The Making of Monopoly

Google made headlines again last week, this time countering criticisms that the company has achieved “monopoly power” versus its competitors, putting consumers at risk. The company’s chairman, Eric Schmidt, faced questioning by the Senate Subcommittee on Antitrust, Competition Policy and Consumer Rights.

In his testimony, responding to questions from US Senator Herb Kohl (D-WI), Schmidt admitted that his company is “in [the] area” of monopoly.

The word itself scares people and seems to offend the delicate principles that form “the American way” of competition and free enterprise. Government, many imagine, must protect these principles from the encroachments of greedy capitalists coveting a monopoly position.

But what is the source of monopoly power really? And further, does the state stand in to protect us from it, or does the state play some other, less benevolent role in the economy?

Nineteenth century Americans, particularly anarchists like Benjamin Tucker, entertained none of today’s groundless illusions about the power relationships existing between and linking influential corporate interests and the state. Rather they developed an accurate picture of the ways that the institutions of law and government sculpted the economic structure of society, allowing favored business actors to exploit the productive. Business and government, they understood, were seldom foes locked in battles over public policy, but more often allies in a project geared to building special privileges for entrenched commercial interests.

Attempting to outline what he saw as the most pervasive and significant forms of coercive state intervention in economic affairs, Tucker defined four “class monopolies.” Implicating the legal frameworks surrounding money, land, tariffs and patents, these monopolies stood opposite the “Manchester doctrine,” one of genuine laissez faire, without the state tipping the scales in favor of capital. Though Tucker detailed his four monopolies more than 120 years ago, his insights remain relevant, identifying a collusion that endures to this day.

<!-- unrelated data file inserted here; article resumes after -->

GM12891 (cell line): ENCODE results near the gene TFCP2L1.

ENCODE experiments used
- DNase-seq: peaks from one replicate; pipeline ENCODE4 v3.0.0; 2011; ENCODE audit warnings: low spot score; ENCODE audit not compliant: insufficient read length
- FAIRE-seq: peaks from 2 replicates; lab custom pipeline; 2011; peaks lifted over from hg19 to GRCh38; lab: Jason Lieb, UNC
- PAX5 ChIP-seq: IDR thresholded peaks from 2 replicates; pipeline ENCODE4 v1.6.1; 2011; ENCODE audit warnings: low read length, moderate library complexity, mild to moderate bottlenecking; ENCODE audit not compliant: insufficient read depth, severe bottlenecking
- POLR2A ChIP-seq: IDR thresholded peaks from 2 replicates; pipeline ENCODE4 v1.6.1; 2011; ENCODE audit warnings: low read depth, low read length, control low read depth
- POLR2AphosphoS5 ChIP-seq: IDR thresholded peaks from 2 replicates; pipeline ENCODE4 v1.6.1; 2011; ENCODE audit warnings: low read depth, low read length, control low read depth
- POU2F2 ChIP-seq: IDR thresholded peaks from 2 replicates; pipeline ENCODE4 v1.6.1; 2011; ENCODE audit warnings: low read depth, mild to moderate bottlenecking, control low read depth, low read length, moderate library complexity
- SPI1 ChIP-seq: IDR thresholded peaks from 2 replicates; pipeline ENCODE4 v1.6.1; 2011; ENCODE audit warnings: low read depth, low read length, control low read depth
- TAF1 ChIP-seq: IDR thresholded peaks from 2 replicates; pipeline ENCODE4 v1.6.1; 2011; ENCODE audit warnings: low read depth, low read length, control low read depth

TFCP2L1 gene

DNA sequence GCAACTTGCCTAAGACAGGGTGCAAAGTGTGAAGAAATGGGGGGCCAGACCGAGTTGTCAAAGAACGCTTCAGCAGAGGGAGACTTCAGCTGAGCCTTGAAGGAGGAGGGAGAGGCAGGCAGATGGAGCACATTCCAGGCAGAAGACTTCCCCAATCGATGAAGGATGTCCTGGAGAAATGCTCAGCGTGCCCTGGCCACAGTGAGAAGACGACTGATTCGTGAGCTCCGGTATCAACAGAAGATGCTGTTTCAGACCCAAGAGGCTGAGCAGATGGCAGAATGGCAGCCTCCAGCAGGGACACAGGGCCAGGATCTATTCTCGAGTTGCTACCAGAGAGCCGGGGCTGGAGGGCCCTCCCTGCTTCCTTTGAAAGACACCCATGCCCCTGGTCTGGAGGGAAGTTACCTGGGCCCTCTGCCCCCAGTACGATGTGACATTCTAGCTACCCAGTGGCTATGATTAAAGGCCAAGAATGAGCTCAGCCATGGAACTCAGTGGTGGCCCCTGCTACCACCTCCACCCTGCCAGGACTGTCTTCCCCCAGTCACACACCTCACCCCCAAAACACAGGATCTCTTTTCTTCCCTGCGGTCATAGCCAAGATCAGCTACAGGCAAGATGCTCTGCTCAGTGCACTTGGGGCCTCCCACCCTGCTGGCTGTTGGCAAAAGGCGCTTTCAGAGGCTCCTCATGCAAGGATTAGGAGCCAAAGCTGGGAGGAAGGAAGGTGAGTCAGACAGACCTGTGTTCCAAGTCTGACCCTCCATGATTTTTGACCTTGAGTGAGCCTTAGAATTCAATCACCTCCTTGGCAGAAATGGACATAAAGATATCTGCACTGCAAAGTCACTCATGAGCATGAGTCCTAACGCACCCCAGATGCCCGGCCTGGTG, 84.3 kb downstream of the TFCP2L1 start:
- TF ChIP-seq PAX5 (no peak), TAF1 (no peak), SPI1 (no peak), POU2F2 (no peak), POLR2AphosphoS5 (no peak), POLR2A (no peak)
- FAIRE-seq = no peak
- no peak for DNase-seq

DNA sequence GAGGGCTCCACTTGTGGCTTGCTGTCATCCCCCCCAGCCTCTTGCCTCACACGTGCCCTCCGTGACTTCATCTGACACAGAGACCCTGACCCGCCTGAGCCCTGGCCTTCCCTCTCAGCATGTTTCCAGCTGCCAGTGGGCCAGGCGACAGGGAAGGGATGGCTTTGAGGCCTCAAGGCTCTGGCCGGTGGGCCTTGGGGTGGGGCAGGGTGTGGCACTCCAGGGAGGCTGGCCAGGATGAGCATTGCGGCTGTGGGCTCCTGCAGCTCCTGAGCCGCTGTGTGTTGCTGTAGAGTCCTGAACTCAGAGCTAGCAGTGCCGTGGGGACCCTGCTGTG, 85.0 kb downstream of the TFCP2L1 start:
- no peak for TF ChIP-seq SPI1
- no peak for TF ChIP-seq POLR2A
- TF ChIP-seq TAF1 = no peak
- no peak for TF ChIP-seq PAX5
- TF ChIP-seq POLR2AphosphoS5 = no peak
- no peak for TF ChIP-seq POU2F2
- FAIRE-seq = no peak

Tucker argued that the most important monopoly, the one with the most “evil influence,” is the money monopoly. This privilege consists in the state’s prevention of competition among currencies, established through legal tender laws that, as Tucker said, “mak[e] it a criminal offense to issue notes as currency.”

Add other obstacles — things like minimum requirements for bank capitalization and certificates of need for new banks — and state intervention effectively wipes out the kinds of competition that allows ordinary, working people access to credit. With barriers to entry surrounding the credit market removed, Tucker contended, the rent-seeking of the banks and the tolls it produced would almost completely dissolve.

Next Tucker assailed the land monopoly, the state’s forcible annexation of huge swaths of land through methods other than “personal occupancy and cultivation” (i.e., actual homesteading). By enforcing for its favorites claims to land that in fact amount to theft, the state artificially reduces the supply of usable land. Hedging in and monopolizing land in this way allows the privileged to institute a levy upon use of land that they don’t rightfully own in the first place.

Tucker fingered the tariff monopoly, protecting domestic companies at the expense of consumers, as the third of his big four. Tucker was careful to observe the fact — still true today — that protectionism in its various manifestations is intimately bound up with manipulations of the money supply. Today, as in Tucker’s time, protectionism creates a illusion of safeguarding the American worker. However compelling such an argument within the present version of capitalism, in the absence of the other monopolies (most especially that in money), any supposed need for tariffs would quickly fade away.

Finally, Tucker spotlighted a form of monopoly privilege that is at the center of the Information Age economy, one providing a prodigious part of the capital base for virtually all of today’s most powerful corporations. Though Tucker limited his discussion to patents, intellectual property rights in the form of both patents and copyrights allow big business “to exact tribute” for the use of the “natural wealth” of information and scientific facts of nature.

Genuine free markets constantly undermine monopoly, pressuring business to respond to the sum of millions of freely and voluntarily made decisions. What we have today is no free market; it is the system Benjamin Tucker described, updated over the passing of more than one hundred years. To be free from the state altogether is to be free from monopoly, from the dangers of avarice that we see all around us today.

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